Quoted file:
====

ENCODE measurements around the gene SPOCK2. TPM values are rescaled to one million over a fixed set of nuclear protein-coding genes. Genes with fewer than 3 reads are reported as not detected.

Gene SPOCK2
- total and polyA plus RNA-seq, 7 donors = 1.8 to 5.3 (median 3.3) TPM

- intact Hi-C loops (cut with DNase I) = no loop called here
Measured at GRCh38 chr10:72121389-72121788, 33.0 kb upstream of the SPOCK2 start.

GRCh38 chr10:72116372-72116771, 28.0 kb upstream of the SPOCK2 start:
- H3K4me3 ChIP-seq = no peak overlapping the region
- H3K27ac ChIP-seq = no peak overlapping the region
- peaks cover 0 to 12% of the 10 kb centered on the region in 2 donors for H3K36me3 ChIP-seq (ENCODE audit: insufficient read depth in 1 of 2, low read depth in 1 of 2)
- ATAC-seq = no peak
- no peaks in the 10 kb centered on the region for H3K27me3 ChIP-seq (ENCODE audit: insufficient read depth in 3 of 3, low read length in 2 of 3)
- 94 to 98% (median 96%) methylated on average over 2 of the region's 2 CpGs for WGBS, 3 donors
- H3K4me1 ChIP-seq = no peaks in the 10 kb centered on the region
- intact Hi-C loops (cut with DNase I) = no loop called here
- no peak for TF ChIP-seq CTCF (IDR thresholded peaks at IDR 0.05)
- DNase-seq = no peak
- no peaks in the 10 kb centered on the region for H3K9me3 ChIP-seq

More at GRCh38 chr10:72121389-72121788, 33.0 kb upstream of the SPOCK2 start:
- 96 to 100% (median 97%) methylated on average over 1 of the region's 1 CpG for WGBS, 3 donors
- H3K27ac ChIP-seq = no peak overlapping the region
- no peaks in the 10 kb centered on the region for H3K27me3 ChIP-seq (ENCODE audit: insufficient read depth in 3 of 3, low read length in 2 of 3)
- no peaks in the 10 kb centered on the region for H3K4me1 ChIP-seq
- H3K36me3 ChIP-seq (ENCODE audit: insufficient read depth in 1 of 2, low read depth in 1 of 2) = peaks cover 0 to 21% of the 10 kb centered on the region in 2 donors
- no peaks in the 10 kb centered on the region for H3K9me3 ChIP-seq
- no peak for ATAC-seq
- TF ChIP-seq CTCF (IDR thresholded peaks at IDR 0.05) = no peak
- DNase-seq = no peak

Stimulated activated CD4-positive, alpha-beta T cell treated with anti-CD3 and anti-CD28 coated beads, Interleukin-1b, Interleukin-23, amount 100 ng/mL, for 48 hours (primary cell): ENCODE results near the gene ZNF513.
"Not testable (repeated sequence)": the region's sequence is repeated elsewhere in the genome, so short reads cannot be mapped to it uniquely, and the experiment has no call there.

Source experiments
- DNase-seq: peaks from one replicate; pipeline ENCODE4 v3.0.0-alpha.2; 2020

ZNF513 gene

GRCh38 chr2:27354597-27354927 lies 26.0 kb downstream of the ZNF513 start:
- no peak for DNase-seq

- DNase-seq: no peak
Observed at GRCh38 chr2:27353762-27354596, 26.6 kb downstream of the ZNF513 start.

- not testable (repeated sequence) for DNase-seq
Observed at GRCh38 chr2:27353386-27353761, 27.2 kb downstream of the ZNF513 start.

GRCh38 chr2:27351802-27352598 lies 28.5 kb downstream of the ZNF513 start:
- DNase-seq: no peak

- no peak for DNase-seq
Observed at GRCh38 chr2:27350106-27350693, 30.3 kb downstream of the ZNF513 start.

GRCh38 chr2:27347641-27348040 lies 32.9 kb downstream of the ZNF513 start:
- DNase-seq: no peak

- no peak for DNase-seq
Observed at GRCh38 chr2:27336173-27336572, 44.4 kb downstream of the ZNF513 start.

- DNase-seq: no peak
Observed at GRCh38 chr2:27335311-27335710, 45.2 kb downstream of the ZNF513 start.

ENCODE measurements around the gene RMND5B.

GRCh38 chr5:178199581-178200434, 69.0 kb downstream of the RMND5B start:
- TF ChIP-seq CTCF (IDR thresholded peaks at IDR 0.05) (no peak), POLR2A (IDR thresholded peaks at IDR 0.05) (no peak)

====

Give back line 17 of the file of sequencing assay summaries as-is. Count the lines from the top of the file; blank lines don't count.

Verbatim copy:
- no peaks in the 10 kb centered on the region for H3K9me3 ChIP-seq